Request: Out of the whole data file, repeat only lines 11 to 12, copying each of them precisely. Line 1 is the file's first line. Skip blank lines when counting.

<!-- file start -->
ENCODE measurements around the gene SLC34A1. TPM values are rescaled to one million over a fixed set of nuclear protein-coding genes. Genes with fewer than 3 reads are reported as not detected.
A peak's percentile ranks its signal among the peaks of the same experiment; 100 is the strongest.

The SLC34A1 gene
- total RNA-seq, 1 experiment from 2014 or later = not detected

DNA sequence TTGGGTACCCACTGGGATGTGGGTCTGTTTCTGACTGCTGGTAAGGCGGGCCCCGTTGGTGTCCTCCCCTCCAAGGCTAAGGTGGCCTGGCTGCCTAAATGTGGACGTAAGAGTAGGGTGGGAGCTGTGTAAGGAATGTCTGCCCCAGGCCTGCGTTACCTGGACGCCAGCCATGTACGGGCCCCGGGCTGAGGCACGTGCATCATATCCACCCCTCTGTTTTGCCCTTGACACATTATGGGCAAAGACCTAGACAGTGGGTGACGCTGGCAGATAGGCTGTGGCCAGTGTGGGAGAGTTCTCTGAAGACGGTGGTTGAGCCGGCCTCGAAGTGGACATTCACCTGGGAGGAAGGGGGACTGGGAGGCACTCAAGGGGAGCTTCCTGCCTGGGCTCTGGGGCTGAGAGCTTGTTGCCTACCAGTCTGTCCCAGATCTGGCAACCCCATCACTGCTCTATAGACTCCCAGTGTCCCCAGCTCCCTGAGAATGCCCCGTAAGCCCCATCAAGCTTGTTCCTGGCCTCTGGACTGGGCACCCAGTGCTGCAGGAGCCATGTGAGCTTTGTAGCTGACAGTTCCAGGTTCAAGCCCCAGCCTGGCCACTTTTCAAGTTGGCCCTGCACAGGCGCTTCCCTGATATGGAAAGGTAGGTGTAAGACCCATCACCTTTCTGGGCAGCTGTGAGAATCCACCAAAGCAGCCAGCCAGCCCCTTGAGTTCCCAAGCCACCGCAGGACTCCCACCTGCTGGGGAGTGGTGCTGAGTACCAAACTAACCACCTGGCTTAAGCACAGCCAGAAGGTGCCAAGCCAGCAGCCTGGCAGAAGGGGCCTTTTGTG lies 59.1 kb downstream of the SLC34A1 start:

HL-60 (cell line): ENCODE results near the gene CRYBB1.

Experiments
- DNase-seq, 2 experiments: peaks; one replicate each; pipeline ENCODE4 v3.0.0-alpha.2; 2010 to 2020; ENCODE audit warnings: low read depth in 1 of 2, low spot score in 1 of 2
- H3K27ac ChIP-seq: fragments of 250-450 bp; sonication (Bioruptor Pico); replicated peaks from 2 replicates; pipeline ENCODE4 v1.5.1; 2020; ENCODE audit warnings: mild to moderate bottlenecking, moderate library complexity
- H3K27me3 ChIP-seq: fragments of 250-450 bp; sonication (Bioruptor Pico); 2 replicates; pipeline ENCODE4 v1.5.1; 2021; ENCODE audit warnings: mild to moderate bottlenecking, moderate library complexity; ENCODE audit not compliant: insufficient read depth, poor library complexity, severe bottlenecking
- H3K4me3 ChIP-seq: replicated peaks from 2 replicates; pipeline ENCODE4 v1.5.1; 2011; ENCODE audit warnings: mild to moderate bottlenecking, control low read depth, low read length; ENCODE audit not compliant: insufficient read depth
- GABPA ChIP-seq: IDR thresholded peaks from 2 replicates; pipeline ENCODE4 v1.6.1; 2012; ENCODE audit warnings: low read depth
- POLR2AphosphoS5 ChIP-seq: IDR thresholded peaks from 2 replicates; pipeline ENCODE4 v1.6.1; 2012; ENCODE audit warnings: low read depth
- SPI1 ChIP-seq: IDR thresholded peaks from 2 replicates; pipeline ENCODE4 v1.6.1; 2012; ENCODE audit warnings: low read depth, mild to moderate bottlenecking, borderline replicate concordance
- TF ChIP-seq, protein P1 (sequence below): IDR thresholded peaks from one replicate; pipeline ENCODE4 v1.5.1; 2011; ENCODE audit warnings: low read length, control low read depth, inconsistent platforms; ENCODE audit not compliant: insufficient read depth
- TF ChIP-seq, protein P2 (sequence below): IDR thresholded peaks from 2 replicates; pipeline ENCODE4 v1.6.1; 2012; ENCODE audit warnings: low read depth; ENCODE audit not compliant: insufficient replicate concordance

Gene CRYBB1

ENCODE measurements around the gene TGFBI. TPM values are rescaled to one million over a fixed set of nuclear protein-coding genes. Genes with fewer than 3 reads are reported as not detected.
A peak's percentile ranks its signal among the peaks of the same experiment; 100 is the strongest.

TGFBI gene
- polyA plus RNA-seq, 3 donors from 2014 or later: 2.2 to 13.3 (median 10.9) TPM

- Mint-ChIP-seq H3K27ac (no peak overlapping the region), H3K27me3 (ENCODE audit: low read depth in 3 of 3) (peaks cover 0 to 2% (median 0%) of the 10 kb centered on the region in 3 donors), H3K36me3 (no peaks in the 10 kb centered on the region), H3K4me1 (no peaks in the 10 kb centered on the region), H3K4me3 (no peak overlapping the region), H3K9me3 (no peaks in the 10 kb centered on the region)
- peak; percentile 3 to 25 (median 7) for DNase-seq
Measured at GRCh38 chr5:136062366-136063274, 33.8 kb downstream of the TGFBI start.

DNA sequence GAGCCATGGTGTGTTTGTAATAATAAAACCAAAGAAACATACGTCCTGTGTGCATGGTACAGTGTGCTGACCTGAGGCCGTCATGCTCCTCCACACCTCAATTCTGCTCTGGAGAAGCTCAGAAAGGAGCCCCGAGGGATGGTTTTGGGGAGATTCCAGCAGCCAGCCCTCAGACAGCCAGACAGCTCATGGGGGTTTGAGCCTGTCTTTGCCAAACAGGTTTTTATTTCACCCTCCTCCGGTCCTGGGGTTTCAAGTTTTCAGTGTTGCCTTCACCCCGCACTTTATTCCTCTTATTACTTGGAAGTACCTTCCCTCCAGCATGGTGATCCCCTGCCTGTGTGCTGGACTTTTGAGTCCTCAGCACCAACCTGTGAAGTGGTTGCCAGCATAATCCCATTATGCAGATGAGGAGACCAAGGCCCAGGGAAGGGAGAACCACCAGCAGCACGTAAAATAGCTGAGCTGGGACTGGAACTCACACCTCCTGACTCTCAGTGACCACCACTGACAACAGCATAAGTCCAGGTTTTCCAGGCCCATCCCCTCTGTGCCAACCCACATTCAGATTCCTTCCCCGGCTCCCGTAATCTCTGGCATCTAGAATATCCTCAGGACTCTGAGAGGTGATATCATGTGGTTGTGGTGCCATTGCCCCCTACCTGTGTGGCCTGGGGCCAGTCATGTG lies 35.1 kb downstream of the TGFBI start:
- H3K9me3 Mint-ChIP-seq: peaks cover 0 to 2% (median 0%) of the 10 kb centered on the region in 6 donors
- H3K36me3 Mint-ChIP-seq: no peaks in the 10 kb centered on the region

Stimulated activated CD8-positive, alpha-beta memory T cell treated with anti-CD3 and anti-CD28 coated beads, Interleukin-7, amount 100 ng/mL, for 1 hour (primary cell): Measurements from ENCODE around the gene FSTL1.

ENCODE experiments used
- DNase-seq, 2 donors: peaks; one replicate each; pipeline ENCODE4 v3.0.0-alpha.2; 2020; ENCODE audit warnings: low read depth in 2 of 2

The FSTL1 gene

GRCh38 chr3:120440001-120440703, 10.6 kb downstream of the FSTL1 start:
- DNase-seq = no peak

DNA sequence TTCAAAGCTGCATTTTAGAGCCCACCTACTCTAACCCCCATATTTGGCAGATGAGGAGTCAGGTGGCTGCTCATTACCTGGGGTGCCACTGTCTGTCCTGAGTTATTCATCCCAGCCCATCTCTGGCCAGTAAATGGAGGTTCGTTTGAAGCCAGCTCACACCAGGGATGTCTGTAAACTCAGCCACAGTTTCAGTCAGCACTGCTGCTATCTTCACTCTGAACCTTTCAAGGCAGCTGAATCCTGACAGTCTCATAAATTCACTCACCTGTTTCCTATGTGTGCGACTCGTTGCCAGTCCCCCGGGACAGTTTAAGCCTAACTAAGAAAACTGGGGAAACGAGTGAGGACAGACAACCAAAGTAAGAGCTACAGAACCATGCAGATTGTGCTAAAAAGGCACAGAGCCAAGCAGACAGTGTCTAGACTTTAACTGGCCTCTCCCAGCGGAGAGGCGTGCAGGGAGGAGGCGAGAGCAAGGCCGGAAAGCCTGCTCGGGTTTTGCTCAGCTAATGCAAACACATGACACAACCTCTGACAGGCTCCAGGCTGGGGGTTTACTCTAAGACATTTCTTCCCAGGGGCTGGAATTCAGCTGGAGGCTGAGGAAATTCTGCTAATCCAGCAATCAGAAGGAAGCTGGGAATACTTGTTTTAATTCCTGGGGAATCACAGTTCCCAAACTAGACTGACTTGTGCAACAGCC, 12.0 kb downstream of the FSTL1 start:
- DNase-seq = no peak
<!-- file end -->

- H3K4me3 ChIP-seq: replicated peaks from 2 replicates; pipeline ENCODE4 v1.5.1; 2011; ENCODE audit warnings: mild to moderate bottlenecking, control low read depth, low read length; ENCODE audit not compliant: insufficient read depth
- GABPA ChIP-seq: IDR thresholded peaks from 2 replicates; pipeline ENCODE4 v1.6.1; 2012; ENCODE audit warnings: low read depth